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When Bushfires Sound Alarms, Social Media Can Save Lives

Hanna Suominen | The Conversation | October 24, 2013

These days, social media and online apps have become a major source of disaster information and warnings. But how much can we trust them? Read More »

White House Accused Of Letting Politics Influence HealthCare.gov Design

Joseph Marks | Nextgov | October 22, 2013

Congressional overseers made their first move to apportion blame on Monday for the troubled launch of HealthCare.gov, the government’s online health insurance marketplace, while the White House turned to social media to drum up public support for the ailing and embattled website. Read More »

Why Medical Education Should Embrace Social Media

Rebecca Hastings | Caduceus Blog | April 13, 2013

[... I] know Twitter is technically considered social media, but why can’t social media be used as an educational tool?  Large renowned institutions and organizations are tweeting valuable information pertaining to my livelihood and I can’t access it “on the job” where I’m supposed to be gaining an education. [...] Read More »

Why Privacy Policies Are So Inscrutable

Marcus Moretti and Michael Naughton | The Atlantic | September 5, 2014

The agreements of the 50 most popular websites in America are composed of 145,641 words. This is why...

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Why Public Libraries Need to Support Open Source

People turn to public libraries for answers, and a lot of times libraries are superb at providing them. But when it comes to providing answers about open source, libraries have an uneven track record. What can we do to make this better so that more people can turn to their public library to learn about open source software, hardware, and principles? Right now, if you walked into my public library and pelted me with questions about open source—like, "What is it?" "How does it work?" "How can I use open source?"—I'd rattle off answers so fast you'd be walking out with a new tool or technology under your belt. Open source is a big world, so of course there are some things I don't know, but guess what?...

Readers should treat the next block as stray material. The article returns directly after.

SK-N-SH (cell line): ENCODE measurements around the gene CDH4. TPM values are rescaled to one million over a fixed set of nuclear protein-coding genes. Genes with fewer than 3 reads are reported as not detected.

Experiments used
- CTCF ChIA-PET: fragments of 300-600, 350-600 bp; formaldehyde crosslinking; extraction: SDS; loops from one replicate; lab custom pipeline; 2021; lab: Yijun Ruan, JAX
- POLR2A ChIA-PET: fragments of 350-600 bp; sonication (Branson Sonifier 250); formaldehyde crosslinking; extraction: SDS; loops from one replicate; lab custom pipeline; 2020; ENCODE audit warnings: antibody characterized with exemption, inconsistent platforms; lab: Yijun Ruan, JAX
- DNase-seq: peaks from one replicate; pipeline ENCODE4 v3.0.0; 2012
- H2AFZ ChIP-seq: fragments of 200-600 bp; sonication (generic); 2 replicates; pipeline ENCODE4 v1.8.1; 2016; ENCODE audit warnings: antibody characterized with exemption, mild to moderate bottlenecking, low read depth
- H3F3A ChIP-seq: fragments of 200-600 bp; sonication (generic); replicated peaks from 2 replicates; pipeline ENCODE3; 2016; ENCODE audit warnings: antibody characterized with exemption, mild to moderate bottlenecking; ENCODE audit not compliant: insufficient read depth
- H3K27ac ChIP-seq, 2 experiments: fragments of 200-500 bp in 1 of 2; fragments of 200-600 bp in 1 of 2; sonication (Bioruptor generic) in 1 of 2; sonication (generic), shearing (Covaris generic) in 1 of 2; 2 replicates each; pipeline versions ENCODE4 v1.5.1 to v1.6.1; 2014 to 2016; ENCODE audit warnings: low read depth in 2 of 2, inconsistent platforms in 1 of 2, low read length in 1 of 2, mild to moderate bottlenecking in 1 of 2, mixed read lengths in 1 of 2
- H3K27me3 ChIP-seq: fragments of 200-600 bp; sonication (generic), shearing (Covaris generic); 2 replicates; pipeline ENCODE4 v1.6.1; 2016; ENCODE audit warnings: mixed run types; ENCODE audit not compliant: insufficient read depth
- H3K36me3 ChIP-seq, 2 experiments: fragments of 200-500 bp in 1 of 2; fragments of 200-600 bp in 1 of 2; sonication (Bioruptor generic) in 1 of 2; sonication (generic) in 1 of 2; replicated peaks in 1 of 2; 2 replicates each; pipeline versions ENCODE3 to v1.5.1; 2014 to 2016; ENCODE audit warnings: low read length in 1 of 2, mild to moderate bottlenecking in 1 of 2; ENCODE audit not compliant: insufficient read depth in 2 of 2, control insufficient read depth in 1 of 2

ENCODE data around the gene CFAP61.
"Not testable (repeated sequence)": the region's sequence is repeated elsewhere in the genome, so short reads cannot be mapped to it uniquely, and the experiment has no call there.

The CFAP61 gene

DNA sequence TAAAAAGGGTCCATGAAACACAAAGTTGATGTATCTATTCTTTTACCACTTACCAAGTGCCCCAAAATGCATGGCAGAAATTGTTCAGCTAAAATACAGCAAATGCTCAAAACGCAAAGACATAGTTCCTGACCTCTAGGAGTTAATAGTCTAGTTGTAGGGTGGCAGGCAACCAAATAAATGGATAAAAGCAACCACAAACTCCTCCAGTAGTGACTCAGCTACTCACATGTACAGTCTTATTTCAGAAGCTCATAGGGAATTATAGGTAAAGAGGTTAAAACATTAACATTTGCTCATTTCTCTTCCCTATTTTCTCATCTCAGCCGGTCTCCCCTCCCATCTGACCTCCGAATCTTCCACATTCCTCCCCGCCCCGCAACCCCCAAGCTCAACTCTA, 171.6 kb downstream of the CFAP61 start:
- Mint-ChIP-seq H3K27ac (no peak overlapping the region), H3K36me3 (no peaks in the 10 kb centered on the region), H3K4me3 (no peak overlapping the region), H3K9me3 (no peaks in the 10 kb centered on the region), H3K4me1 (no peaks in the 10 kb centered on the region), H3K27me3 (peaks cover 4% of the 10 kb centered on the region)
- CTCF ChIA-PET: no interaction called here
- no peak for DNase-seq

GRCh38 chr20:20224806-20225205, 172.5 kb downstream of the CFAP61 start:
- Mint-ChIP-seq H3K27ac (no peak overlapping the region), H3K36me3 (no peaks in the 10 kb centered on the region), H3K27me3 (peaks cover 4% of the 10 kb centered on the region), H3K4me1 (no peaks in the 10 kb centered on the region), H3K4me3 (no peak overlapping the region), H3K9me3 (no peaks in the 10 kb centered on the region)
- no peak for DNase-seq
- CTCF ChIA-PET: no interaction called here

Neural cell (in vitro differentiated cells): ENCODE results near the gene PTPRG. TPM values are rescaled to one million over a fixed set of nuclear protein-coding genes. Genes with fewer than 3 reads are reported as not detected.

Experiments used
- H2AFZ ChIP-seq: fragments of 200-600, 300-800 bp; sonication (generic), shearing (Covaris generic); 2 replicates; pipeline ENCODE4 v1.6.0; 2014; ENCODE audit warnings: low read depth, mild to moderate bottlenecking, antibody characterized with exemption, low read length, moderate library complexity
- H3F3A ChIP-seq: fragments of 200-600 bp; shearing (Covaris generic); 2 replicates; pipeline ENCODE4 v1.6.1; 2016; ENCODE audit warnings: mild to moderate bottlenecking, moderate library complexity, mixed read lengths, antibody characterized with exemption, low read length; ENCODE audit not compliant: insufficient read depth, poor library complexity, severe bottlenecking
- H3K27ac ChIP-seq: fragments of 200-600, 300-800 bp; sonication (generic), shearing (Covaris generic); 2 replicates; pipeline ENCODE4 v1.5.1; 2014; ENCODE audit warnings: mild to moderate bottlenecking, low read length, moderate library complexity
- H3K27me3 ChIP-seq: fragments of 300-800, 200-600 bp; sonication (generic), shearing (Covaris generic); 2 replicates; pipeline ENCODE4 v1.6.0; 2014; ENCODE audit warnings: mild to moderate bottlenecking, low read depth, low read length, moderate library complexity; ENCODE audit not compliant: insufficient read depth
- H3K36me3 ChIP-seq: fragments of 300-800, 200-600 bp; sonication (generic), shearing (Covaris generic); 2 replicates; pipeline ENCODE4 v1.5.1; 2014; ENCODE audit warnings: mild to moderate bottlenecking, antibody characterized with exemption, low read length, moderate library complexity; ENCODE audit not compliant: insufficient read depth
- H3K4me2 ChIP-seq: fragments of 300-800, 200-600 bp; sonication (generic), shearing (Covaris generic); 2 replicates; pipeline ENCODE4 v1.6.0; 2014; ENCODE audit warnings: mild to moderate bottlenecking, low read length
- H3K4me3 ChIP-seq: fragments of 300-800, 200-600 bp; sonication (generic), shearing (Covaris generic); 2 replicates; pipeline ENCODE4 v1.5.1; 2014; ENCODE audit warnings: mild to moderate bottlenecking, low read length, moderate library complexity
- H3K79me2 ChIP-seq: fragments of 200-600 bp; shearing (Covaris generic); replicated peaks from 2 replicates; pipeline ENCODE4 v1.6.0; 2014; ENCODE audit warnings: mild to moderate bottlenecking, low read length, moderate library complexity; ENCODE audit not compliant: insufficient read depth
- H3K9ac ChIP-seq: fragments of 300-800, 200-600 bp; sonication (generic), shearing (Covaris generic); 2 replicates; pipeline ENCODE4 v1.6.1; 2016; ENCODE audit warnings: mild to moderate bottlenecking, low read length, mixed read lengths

Why Social Media Apps Should Be in Your Disaster Kit

With floodwaters at four feet and rising, a family in Houston, Texas abandoned their possessions and scrambled to their roof during Hurricane Harvey to sit with their pets and await rescue. Unable to reach first responders through 911 and with no one visible nearby, they used their cellphones to send out a call for help through a social media application called Nextdoor. Within an hour a neighbor arrived in an empty canoe large enough to carry the family and their pets to safety. Thanks to a collaboration with Nextdoor, we learned of this and hundreds of similar rescues across Harvey’s path...

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Why Sony Is Threatening To Sue Twitter — And Why It Would Probably Never Win

Erin Fuchs | Business Insider | December 23, 2014

Sony Pictures Entertainment's lawyer has suggested that Twitter is violating state and federal laws by letting one of its users tweet data stolen by North Korean hackers...

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Why The Future Of Digital Security Is Open

Lou Shipley | TechCrunch | October 16, 2014

The topic of digital security often brings to mind the image of bleak and dark future, where computers, mobile devices and other systems are riddled with malware and cyber criminals lurk, ready to steal our data and crash our systems. We have good reason to be nervous...

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Why This Tech Bubble is Worse Than the Tech Bubble of 2000

Mark Cuban | LinkedIn | March 5, 2015